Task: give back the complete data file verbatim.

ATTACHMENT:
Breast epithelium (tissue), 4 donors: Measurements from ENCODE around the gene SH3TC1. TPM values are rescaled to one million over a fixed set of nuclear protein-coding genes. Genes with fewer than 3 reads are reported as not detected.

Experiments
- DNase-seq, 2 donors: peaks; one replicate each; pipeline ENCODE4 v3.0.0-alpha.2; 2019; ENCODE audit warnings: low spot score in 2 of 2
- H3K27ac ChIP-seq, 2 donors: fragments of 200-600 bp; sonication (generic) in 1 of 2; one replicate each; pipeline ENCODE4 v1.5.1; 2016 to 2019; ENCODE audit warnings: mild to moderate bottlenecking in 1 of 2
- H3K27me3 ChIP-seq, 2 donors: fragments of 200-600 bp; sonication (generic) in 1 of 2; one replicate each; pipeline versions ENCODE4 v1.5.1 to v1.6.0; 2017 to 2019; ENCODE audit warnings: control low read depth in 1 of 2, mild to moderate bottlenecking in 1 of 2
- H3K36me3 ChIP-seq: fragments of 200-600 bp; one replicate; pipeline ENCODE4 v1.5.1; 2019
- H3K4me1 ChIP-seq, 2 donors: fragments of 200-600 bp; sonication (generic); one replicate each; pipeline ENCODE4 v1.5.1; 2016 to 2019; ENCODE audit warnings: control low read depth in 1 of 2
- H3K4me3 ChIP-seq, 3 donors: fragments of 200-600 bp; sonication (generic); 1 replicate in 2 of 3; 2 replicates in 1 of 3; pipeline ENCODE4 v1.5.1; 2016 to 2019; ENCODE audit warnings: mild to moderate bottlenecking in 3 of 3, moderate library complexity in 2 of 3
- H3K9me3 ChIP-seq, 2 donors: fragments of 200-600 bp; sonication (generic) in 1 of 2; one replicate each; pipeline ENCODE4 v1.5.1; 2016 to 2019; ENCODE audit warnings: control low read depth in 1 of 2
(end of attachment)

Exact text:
Breast epithelium (tissue), 4 donors: Measurements from ENCODE around the gene SH3TC1. TPM values are rescaled to one million over a fixed set of nuclear protein-coding genes. Genes with fewer than 3 reads are reported as not detected.

Experiments
- DNase-seq, 2 donors: peaks; one replicate each; pipeline ENCODE4 v3.0.0-alpha.2; 2019; ENCODE audit warnings: low spot score in 2 of 2
- H3K27ac ChIP-seq, 2 donors: fragments of 200-600 bp; sonication (generic) in 1 of 2; one replicate each; pipeline ENCODE4 v1.5.1; 2016 to 2019; ENCODE audit warnings: mild to moderate bottlenecking in 1 of 2
- H3K27me3 ChIP-seq, 2 donors: fragments of 200-600 bp; sonication (generic) in 1 of 2; one replicate each; pipeline versions ENCODE4 v1.5.1 to v1.6.0; 2017 to 2019; ENCODE audit warnings: control low read depth in 1 of 2, mild to moderate bottlenecking in 1 of 2
- H3K36me3 ChIP-seq: fragments of 200-600 bp; one replicate; pipeline ENCODE4 v1.5.1; 2019
- H3K4me1 ChIP-seq, 2 donors: fragments of 200-600 bp; sonication (generic); one replicate each; pipeline ENCODE4 v1.5.1; 2016 to 2019; ENCODE audit warnings: control low read depth in 1 of 2
- H3K4me3 ChIP-seq, 3 donors: fragments of 200-600 bp; sonication (generic); 1 replicate in 2 of 3; 2 replicates in 1 of 3; pipeline ENCODE4 v1.5.1; 2016 to 2019; ENCODE audit warnings: mild to moderate bottlenecking in 3 of 3, moderate library complexity in 2 of 3
- H3K9me3 ChIP-seq, 2 donors: fragments of 200-600 bp; sonication (generic) in 1 of 2; one replicate each; pipeline ENCODE4 v1.5.1; 2016 to 2019; ENCODE audit warnings: control low read depth in 1 of 2